As our country faces many modern-day social and diplomatic issues, we’re often reminded just how short of a memory people have (or at least choose to have). The United States (and the world) has endured some dark times that people would often rather forget than acknowledge and learn from.
We’re in the second year of a Trump presidency, and one of the issues prominent in his first days as president — the travel ban for those from predominately Muslim countries — may not be getting the headlines it once was, but it’s clear from the Twitter feed of activist Qasim Rashid that defending the rights of Muslims is still very much a full-time job.
In fact, Rashid is using his voice to support and educate about all human rights. Not only does he educate others about Islam, but as his website reads, he’s an advocate for women’s rights and the Black Lives Matter movement.
Rashid also serves as the spokesperson for the Ahmadiyya Muslim Community USA, a group that works to spread peace and understanding among Muslims, rejecting the notion of terrorism or extremism in all its forms.
And, as Rashid noted on Twitter, activists in America just might be seeing a shift in this battle for equality and acceptance.
In the first months of Trump’s presidency in 2017, when many were emboldened by a president they thought would further their supremacist and nationalist causes, Rashid emerged as a prominent voice of reason among Muslim advocates, using measured responses to explain that being a Christian doesn’t insulate one from terrorism or bigotry. He was quick to remind one outspoken Twitter user of that fact — gaining Rashid viral notoriety and well-deserved attention in the process.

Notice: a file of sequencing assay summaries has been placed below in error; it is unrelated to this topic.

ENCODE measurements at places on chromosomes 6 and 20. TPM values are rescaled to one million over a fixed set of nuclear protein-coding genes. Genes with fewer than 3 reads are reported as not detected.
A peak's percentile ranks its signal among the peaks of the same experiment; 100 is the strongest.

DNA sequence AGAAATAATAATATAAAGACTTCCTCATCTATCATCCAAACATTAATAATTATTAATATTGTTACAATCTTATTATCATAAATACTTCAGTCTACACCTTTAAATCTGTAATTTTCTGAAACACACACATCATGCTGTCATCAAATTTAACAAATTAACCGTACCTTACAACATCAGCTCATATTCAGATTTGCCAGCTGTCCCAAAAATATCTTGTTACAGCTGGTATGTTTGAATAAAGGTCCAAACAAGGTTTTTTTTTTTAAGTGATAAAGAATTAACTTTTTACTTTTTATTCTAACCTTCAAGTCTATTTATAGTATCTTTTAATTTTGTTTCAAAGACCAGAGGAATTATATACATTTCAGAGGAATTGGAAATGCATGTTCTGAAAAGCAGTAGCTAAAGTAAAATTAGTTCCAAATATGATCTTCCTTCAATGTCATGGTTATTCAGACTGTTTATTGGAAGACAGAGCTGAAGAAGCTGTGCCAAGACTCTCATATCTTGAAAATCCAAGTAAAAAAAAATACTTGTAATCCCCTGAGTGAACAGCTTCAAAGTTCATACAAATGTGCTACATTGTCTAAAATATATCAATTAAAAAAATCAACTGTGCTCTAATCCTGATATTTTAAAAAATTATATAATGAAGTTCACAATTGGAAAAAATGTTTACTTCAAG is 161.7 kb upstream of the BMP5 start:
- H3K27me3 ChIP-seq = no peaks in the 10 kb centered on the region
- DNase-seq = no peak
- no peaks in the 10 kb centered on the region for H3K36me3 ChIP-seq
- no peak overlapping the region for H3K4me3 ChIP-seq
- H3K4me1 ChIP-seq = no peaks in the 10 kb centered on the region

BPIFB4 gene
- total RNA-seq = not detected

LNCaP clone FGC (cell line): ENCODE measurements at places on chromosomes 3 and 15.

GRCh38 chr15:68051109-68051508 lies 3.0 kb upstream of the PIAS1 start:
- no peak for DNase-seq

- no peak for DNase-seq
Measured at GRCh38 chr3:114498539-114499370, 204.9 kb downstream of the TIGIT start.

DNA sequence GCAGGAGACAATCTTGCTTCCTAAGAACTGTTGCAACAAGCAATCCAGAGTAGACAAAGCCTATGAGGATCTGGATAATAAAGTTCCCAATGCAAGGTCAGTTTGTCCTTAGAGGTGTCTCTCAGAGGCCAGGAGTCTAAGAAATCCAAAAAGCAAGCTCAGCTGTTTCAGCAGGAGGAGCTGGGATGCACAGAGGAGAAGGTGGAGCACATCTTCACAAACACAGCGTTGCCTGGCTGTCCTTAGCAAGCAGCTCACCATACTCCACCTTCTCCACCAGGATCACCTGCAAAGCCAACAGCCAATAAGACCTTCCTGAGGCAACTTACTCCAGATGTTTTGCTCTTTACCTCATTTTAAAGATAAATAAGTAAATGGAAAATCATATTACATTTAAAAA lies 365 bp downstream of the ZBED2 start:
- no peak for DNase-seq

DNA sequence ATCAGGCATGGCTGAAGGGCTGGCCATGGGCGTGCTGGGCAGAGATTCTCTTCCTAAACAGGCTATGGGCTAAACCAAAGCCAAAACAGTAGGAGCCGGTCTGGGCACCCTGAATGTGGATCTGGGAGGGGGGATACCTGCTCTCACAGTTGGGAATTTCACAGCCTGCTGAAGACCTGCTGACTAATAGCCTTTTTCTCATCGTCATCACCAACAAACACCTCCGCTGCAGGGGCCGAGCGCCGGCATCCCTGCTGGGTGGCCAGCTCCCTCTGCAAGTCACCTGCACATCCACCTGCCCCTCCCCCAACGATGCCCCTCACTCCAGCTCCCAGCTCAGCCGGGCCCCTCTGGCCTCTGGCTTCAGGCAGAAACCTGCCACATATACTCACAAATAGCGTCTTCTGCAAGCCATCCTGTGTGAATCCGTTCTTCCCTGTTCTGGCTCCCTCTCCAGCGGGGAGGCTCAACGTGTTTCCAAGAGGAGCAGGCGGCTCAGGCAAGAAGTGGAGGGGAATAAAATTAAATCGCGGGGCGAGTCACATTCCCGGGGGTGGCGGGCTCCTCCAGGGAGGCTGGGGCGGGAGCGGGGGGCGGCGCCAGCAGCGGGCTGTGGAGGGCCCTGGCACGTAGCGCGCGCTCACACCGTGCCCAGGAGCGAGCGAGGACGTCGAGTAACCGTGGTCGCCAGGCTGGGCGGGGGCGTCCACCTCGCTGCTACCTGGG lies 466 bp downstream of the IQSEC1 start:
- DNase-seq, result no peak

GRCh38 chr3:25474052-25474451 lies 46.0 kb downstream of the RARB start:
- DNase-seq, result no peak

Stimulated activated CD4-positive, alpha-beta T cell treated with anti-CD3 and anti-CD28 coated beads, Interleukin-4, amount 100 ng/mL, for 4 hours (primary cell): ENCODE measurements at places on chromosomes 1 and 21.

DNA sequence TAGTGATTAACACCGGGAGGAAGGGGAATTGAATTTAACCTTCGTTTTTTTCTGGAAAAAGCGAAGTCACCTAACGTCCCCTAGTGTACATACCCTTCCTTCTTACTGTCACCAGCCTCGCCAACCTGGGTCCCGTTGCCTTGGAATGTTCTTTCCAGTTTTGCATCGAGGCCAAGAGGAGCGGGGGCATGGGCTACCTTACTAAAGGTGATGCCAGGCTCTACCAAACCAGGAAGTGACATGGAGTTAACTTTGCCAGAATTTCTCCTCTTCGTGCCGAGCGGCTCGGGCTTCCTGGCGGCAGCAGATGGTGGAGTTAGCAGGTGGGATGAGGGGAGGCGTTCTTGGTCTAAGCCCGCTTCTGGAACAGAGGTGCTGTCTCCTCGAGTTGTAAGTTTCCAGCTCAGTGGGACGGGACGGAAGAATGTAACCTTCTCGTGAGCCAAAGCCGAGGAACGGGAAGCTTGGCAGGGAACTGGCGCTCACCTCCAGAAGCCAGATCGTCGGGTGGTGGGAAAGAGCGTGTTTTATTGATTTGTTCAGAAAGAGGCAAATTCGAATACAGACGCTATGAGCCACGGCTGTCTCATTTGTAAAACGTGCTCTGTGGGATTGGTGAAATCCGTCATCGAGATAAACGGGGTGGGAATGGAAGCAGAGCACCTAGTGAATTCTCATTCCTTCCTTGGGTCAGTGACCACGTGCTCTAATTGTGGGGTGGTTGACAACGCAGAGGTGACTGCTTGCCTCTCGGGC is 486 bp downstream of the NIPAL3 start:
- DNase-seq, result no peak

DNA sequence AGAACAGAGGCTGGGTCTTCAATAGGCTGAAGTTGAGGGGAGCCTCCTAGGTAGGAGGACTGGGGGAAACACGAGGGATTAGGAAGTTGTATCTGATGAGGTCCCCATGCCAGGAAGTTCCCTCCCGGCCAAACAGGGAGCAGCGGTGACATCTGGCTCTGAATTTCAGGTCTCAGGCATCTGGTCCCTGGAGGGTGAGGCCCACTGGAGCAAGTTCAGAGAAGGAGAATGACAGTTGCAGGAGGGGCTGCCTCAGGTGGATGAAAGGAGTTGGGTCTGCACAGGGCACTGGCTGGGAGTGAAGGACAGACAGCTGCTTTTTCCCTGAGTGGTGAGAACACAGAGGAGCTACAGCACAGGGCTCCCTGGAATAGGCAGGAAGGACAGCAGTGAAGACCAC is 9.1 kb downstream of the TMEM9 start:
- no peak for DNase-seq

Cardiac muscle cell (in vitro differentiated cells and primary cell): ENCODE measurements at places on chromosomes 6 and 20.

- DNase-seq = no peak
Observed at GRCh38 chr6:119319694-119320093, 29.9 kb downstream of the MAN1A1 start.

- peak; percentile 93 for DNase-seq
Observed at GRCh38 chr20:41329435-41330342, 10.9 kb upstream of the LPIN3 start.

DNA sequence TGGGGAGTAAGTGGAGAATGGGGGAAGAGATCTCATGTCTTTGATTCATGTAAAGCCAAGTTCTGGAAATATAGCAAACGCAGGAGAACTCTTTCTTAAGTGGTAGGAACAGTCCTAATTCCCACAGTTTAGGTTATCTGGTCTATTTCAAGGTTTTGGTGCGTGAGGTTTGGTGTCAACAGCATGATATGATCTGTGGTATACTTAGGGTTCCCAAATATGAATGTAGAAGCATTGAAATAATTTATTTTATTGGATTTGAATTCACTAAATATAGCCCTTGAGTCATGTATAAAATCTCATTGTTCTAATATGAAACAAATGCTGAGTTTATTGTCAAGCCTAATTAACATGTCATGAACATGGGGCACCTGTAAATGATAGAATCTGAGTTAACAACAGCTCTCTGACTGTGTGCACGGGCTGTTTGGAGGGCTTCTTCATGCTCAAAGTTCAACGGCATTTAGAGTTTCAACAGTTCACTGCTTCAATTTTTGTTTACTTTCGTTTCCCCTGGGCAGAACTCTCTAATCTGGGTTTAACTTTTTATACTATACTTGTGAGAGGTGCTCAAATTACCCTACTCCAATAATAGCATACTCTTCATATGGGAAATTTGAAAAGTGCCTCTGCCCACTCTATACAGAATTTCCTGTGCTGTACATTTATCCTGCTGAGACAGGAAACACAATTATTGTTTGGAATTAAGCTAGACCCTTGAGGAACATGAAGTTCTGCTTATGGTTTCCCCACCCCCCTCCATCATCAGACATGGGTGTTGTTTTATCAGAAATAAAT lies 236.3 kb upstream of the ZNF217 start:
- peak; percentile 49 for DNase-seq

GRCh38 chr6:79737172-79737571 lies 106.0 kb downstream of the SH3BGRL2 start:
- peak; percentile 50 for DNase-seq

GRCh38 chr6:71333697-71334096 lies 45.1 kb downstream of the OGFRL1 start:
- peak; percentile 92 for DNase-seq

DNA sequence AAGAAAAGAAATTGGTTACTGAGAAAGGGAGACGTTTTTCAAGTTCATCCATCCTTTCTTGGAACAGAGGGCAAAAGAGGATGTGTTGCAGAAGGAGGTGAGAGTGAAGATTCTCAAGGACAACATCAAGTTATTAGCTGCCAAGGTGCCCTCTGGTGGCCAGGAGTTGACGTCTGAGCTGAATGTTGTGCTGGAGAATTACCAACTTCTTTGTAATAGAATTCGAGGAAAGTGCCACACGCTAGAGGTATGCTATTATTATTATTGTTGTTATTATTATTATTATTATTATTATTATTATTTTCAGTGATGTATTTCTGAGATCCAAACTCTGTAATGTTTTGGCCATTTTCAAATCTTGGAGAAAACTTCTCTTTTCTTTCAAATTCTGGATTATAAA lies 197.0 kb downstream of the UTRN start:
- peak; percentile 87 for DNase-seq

When one person responded to Rashid, claiming there’s never been a “Christian version” of ISIS, the Harvard-educated lawyer was quick to give him a thorough recap showing the history of Christianity’s “influence” on the world.
Here’s his response in full. As you can see, he’s not hurting for examples from both the distant past and recent history.
As thorough as his responses were, the most enlightening aspect of the exchange may have been Rashid’s response to another tweet asking him how he patiently responds to such antagonistic questions.
He went on to respond to many more questions about his beliefs, most of which were civil and respectful. Rashid also discussed his response further, saying that he didn’t feel any one religion bred extremism, but rather it’s human nature to contort the tenets of any religion into dangerous beliefs.
It would seem that religion just happens to be the most popular excuse in history to commit many of the atrocities we’ve witnessed all over the world, and the more we’re all educated about that reality, the easier it will be to grow and learn and change.